Volume 1, Number 4 4 November 1999

Copyright 1999, The Imaging Resource. All rights reserved.

Welcome to the fourth edition of the Imaging Resource Newsletter! We have a lot to share with you in this issue, so let's get right to it:


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Feature: Hot Picks in the Current Digicam Market

There are so many new digicam models retailers are building more shelves and e-retailers are writing more HTML pages. Which means only one thing: a lot of copywriters are sharpening their pens (they still do that). Nevermind them, we've got Dave, freshly emerged (dragged away) from the bright LCDs and red eye-reducing strobes to give us the straight scoop on the current market. All prices approximate.
Bargain Cameras may be interesting not only to beginners, but also to experienced users as a second camera. The "news" is that high-resolution cameras are now available at relatively low cost. These cameras print quite nicely up to 5x7 on a photo-quality inkjet, larger on a lesser printer, with few or no artifacts.

Fuji MX-1200 --

Fixed focus, but one of the least expensive megapixel-plus cameras at only $299 ("street" price should be much lower, check or Very basic camera, fixed-focus, non-zoom lens, but good exposure control, several options for white balance, decent image quality. Very compact, too. Uses SmartMedia.

Olympus D-340R

We reviewed the previous D-340L (see The -R update of the earlier model gave it faster shot-to-shot speeds and improved color. We've shot some images with the 340-R, but haven't posted them yet. We plan to put the updated D-340R images in the Comparometer(tm) pages (at Very similar specs to the Fuji MX-1200. Slightly less compact, but with a sliding cover to protect the lens. The -R update model has faster shot-to-shot speeds and improved color. Exposure control is more limited, basically just a +/- 1 EV adjustment, but color and resolution are very good, and the protective lens cover makes us a little more comfortable dropping it in a pocket. List price is also only $299. Uses SmartMedia.

Kodak DC-215

1 megapixel, lower resolution, but very good color, and controls that novice users find easy to navigate. $399 list. Review in progress; look for it next week.

The story here is the same image resolution as the cameras mentioned above, but lots more features. Prices for this level of product have come way down from where they were a year ago, while image quality and the feature set have improved considerably.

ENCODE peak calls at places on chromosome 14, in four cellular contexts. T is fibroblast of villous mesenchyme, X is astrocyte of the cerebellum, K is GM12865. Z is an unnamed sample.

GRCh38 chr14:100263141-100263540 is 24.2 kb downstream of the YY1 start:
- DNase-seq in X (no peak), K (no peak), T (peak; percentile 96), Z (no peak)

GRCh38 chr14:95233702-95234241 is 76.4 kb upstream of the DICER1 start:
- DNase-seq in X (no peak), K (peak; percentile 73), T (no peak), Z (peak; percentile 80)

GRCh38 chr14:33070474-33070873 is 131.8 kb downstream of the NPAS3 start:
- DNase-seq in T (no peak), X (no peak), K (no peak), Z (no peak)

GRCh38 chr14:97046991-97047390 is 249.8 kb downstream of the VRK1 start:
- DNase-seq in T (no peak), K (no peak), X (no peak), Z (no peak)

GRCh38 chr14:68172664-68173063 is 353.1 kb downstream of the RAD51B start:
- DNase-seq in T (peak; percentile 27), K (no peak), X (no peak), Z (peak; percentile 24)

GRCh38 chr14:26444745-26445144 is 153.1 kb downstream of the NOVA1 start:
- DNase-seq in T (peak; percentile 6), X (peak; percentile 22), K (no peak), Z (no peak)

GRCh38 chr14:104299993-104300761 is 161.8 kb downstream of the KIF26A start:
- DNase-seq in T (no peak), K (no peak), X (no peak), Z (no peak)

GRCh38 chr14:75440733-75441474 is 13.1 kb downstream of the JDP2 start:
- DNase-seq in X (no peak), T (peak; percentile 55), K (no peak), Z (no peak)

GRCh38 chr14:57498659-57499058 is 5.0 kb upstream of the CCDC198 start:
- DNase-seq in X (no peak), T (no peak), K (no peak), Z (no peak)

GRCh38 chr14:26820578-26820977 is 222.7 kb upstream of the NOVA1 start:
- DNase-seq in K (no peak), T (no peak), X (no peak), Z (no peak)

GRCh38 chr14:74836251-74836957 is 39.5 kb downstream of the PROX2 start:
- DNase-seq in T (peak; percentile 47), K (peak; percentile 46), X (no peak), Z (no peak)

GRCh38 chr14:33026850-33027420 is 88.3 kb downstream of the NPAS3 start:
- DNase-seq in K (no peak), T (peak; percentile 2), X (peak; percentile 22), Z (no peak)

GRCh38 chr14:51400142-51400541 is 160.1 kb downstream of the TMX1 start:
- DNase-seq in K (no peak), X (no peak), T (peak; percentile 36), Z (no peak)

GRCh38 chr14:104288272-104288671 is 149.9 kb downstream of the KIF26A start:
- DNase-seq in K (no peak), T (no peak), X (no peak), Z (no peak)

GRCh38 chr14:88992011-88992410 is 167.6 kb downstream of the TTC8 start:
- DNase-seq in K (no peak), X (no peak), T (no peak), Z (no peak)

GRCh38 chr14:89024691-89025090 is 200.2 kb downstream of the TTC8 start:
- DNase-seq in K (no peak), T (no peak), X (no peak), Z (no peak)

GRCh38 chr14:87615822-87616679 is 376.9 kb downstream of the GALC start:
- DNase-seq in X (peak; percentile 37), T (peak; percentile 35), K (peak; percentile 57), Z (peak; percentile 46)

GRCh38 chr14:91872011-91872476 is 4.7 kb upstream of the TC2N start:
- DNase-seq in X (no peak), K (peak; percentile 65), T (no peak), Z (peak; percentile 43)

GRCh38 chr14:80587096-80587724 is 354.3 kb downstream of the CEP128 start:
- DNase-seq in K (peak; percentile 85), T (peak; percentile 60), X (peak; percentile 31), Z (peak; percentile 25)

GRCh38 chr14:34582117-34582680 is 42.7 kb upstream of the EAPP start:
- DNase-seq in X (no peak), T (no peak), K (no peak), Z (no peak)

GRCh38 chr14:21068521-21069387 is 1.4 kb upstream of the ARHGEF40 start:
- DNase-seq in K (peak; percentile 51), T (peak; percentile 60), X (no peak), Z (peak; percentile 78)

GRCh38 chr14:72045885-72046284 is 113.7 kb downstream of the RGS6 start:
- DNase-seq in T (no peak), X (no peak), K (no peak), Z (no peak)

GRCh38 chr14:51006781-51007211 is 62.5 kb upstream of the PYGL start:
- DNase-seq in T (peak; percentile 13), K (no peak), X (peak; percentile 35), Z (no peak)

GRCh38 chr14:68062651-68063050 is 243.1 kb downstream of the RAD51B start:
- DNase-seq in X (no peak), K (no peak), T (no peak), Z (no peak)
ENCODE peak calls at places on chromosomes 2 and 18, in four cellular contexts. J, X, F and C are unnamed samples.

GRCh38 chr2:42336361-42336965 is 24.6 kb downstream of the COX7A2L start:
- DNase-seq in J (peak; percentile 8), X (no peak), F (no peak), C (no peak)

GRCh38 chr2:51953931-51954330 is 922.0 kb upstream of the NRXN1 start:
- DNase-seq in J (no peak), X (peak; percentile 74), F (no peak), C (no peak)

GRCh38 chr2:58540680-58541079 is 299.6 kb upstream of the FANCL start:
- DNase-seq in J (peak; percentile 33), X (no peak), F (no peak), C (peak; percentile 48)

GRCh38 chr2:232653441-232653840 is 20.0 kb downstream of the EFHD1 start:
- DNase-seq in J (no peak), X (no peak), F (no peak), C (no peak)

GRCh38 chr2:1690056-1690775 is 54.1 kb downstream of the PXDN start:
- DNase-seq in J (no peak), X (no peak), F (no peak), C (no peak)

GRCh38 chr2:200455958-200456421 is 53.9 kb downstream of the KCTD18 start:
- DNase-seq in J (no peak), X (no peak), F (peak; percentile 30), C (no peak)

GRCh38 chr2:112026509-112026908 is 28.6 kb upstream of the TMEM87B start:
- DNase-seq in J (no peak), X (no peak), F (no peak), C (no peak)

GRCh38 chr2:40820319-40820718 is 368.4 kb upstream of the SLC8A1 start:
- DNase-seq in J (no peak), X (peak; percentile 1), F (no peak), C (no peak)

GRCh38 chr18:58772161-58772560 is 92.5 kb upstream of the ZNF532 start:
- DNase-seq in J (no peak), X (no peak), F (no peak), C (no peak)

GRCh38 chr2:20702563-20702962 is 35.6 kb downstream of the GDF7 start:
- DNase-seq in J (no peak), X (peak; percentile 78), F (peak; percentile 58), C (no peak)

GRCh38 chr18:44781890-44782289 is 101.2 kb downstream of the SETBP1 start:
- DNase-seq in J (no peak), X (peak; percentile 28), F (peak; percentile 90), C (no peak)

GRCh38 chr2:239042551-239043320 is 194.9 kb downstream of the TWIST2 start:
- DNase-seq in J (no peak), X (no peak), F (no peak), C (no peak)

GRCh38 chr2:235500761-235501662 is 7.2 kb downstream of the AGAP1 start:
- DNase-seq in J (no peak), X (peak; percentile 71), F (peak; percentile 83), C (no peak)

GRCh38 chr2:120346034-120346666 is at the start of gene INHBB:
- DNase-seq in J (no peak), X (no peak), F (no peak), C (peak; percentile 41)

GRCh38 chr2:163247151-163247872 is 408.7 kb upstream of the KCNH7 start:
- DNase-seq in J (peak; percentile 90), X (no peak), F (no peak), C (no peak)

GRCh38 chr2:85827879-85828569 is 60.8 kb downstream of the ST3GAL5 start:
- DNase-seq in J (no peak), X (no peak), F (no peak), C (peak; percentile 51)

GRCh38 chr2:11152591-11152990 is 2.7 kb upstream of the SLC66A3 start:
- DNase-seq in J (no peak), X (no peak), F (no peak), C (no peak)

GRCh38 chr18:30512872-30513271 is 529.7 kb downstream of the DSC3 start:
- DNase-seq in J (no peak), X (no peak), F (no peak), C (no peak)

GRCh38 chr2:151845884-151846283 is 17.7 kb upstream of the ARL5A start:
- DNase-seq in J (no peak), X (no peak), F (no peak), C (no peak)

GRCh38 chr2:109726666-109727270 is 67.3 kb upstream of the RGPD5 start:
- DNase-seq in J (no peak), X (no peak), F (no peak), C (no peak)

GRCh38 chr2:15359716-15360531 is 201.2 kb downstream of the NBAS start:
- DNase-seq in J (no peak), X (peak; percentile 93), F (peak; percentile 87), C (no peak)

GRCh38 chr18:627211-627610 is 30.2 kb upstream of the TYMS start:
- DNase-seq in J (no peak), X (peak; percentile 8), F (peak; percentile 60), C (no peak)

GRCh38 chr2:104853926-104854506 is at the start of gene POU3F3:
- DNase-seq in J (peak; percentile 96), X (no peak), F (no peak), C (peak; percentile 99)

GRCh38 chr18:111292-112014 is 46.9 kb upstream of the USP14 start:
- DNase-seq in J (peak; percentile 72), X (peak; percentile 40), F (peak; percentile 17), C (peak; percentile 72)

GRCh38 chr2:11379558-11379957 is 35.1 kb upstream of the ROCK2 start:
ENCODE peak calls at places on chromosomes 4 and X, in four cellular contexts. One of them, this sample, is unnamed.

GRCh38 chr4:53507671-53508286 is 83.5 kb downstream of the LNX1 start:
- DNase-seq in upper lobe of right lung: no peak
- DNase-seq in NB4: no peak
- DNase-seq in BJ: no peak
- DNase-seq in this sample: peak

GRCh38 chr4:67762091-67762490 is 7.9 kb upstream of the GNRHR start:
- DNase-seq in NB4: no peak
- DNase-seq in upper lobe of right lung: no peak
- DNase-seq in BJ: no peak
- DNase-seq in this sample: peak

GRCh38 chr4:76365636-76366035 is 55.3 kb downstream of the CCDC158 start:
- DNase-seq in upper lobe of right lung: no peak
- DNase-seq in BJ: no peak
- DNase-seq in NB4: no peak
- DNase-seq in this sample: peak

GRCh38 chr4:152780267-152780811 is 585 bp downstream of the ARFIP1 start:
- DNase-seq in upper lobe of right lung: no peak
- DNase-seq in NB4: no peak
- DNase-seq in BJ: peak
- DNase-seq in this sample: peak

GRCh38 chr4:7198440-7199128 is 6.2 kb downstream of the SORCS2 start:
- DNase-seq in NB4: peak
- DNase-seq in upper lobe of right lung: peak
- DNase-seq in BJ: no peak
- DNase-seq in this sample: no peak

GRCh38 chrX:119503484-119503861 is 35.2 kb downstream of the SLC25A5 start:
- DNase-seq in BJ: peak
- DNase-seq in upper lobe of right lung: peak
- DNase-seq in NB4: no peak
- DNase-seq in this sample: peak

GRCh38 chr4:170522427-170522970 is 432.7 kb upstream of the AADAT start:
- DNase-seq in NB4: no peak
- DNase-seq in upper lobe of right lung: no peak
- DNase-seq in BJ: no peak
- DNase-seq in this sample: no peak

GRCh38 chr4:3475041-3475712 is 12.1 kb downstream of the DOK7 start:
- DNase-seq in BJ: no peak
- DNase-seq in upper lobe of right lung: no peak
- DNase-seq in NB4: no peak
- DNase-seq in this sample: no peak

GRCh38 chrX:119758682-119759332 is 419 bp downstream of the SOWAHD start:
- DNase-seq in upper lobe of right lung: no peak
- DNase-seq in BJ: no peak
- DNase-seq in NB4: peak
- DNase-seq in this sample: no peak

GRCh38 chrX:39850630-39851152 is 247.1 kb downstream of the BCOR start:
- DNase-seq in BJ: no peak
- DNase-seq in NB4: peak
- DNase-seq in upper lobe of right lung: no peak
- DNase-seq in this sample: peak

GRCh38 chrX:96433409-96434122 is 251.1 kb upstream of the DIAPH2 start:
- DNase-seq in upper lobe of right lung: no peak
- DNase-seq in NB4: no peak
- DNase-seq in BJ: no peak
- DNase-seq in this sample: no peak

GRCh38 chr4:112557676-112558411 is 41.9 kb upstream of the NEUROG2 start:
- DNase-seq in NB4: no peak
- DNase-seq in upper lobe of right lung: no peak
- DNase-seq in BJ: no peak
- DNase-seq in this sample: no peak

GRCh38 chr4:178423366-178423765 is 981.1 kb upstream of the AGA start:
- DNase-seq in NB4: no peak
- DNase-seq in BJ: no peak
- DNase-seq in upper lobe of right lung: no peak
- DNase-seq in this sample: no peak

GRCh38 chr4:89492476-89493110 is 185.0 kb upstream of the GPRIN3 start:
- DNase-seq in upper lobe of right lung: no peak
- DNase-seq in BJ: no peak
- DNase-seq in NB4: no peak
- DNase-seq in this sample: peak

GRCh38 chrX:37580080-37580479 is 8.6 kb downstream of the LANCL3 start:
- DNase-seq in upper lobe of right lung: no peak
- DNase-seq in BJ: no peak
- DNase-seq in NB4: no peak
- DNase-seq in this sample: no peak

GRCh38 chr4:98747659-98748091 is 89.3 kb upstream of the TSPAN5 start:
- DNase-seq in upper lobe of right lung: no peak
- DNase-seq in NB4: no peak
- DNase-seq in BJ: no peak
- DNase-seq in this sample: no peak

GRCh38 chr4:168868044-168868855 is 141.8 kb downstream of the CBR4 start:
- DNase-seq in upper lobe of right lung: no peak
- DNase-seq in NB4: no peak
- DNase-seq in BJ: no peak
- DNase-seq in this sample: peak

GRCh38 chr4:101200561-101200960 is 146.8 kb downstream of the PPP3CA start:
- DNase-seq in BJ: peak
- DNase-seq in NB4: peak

Olympus D-450L --

1.3 megapixel, list price of $499. Lots of features, excellent image quality. Excellent color, solid 1.3 megapixel-level resolution. Cool features: variable ISO for shooting in lower light, or boosting shutter speeds when shooting action in daylight. Excellent low-light capability. Fast shot-to-shot speed. Optional uncompressed storage mode for critical shots. Uses SmartMedia.

Canon A50 --

1.3 megapixel, list price was $499, but you need to add another $100 for the rechargeable battery and charger (not an option; really shouldn't have been packaged as such). Very compact, zoom lens-equipped (2.5x optical zoom), 1.3 megapixel camera. All-metal body, lens automatically retracts behind a metal cover for transport. Uses CompactFlash.

Fuji MX-1700 --

1.3 megapixel, list price $599. Super-compact digicam, very easy to slip into a pocket and take anywhere. Has a 3x zoom lens packed into the tiny body. Excellent image quality, in a very appealing package. (Non-macho types would call it "cute.") One of our favorites, but it uses a special Li-Ion battery, with relatively short life, so we recommend a second battery along with the camera. Uses SmartMedia.

Kodak DC240 --

1.3 megapixel, $599 list. "Kodak Color" (meaning bright, vivid color), user-friendly menus. Color is really excellent, ease-of-use very good as well. Early models had problems with extremely bright scenes (sunny day at the beach, snow, etc.), because the lens stopped-down too far, and produced fuzzy results. The current models have a maximum shutter speed 2x higher (about 1/750 of a second), and different firmware, using the smallest apertures only as a last resort. In our tests, this seemed to fix the problem, but it can still be triggered by very bright subjects. Other than this, an excellent camera. Uses CompactFlash.